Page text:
In summary, 427 C to U RNA editing modifications were detected in genes and ORFs of rapeseed mitochondrial transcripts (Table (Table3).3). None of nine unidentified ORFs examined had editing sites in their transcripts, except for one partial editing event in the orf188 transcript. The total number of editing sites (427 sites) in rapeseed is nearly identical to that (441 sites) in Arabidopsis (19). However, the number of editing sites shared by both plant mitochondria was only 358, which correspond to 83.8% and 81.2% of the total editing sites in rapeseed and Arabidopsis transcripts, respectively (Table (Table3).3). These percentages seem to be quite low considering that the average similarity in the primary DNA sequences between rapeseed and Arabidopsis is 99.2% for protein coding regions. This means that the tempo of diversification of RNA editing is more rapid than that of coding information.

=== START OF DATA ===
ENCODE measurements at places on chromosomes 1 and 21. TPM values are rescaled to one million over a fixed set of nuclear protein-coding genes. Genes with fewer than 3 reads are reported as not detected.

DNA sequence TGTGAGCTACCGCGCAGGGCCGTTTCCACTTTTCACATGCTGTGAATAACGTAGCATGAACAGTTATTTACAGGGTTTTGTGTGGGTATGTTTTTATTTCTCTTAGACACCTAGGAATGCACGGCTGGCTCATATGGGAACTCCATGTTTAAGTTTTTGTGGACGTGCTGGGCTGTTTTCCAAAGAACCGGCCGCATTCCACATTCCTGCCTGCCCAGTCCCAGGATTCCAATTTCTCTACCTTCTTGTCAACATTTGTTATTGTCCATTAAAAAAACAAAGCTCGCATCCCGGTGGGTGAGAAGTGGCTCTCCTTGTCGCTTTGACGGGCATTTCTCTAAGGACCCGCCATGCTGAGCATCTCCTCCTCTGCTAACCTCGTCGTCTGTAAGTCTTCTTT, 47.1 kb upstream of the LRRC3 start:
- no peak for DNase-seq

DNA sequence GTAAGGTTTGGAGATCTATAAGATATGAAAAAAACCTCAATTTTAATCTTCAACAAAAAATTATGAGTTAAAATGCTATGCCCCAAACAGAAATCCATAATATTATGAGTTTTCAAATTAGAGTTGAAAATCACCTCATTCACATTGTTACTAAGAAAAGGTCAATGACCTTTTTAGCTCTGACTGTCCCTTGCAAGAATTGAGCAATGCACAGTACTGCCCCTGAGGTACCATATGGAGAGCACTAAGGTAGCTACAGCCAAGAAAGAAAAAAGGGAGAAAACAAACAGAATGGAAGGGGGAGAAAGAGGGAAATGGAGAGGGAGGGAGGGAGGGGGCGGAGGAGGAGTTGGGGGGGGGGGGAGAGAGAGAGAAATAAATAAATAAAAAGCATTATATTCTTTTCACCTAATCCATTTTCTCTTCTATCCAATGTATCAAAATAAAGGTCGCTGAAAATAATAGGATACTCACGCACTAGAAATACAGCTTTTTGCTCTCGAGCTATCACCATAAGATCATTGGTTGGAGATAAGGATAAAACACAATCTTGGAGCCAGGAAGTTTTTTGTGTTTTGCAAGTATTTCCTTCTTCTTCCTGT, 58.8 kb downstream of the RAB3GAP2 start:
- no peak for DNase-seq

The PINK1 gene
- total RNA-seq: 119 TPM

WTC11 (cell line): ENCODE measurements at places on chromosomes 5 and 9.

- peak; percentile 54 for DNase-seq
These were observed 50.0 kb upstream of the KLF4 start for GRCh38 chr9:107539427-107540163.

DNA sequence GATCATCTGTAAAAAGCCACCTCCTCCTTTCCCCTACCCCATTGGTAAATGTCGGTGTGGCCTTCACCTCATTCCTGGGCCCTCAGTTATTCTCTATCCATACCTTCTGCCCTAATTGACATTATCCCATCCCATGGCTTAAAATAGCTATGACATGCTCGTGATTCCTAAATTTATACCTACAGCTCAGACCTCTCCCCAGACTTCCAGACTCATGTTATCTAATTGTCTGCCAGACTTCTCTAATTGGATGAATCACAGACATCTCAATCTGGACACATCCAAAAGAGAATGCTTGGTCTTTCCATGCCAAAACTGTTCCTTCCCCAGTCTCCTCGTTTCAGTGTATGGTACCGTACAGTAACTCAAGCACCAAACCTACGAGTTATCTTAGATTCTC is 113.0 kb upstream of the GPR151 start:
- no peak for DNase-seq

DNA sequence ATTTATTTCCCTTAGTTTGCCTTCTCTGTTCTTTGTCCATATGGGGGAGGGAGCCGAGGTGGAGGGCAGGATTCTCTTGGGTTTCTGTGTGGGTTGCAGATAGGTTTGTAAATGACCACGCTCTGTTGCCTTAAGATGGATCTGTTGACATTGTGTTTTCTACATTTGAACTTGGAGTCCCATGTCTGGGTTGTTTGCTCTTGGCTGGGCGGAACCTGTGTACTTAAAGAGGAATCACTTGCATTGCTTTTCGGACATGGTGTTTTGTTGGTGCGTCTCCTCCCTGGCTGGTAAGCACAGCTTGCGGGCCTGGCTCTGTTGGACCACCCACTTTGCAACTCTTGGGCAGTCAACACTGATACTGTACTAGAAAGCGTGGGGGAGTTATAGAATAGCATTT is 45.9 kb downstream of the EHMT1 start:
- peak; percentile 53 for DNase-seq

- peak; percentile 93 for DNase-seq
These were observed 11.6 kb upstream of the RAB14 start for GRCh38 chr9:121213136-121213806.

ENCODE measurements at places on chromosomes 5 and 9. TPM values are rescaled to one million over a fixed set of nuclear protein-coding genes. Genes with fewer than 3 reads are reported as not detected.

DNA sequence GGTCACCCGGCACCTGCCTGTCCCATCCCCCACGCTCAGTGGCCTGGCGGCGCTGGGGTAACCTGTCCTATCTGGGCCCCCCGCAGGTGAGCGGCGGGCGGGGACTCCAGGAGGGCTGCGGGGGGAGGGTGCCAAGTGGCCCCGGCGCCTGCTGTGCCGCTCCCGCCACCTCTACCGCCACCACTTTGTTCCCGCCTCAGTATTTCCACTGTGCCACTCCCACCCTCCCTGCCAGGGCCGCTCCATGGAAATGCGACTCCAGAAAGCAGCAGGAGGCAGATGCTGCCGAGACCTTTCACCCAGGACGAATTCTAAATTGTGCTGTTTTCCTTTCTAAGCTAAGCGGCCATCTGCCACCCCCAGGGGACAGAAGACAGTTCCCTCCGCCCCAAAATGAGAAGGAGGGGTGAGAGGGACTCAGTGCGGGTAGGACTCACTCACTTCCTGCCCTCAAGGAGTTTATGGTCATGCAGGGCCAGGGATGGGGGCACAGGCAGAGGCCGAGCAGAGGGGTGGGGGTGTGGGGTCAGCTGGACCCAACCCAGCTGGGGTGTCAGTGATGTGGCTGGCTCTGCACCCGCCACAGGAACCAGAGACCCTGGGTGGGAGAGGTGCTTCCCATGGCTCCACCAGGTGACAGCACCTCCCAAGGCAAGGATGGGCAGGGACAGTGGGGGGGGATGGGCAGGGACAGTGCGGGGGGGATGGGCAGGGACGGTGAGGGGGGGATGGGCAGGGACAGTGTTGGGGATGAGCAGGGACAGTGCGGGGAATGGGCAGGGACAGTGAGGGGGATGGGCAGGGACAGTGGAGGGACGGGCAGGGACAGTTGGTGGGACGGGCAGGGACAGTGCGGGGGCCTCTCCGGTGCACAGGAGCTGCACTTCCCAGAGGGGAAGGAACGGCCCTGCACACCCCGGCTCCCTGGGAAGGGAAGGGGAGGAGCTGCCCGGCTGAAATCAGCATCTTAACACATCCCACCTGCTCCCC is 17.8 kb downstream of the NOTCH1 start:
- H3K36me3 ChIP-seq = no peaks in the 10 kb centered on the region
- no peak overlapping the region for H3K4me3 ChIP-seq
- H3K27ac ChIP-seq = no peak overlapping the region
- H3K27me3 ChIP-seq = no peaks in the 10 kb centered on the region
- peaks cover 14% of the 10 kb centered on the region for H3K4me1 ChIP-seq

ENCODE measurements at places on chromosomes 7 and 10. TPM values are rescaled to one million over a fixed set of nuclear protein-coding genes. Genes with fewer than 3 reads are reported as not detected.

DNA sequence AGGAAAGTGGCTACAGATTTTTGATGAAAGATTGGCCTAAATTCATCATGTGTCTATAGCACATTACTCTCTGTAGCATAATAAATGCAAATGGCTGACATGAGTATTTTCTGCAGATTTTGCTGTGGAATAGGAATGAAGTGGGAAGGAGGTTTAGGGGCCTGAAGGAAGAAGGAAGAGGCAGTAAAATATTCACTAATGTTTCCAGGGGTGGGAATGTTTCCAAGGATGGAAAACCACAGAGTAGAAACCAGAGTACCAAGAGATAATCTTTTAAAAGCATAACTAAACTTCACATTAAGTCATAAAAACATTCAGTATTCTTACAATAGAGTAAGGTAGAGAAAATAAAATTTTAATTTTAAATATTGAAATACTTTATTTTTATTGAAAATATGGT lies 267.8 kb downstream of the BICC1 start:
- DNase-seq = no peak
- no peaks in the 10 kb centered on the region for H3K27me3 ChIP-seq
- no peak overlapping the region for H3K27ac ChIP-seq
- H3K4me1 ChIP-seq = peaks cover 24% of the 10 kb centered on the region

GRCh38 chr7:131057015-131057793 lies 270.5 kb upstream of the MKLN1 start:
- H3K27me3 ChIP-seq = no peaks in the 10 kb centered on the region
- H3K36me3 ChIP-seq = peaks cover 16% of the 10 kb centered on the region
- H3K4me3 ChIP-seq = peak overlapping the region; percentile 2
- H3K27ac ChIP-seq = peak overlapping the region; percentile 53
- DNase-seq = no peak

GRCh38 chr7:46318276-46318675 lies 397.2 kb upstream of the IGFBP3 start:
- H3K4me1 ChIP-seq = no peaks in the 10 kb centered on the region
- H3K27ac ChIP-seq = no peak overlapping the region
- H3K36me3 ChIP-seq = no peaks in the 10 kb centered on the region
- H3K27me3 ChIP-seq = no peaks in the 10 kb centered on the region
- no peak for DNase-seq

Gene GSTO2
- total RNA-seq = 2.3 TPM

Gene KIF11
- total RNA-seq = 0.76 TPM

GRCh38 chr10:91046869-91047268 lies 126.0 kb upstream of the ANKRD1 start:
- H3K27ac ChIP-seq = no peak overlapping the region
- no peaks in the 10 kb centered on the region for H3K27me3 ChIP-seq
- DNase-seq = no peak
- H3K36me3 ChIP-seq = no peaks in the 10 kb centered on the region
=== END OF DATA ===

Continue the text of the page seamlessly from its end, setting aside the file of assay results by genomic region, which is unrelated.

Two RNA editing sites are located within the overlap region of rps3 and rpl16. The second of these two edits creates a stop codon 21 amino acids downstream from the rpl16 ATG codon. This RNA editing event is also observed in the Petunia and Arabidopsis rpl16 transcripts (21,22), which suggests that rpl16 gene might be a pseudo-gene. However, no ATG codon is encoded in the rpl16 reading frames of Oenothera and Marchantia mitochondria, and a valine GTG codon is postulated to be used for translation initiation (23,24). This GTG codon is conserved in rapeseed mitochondria, 15 amino acids downstream from the stop codon introduced by the editing event. If GTG is used for translation initiation, RNA editing would have no effect on the translation of the rpl16 gene.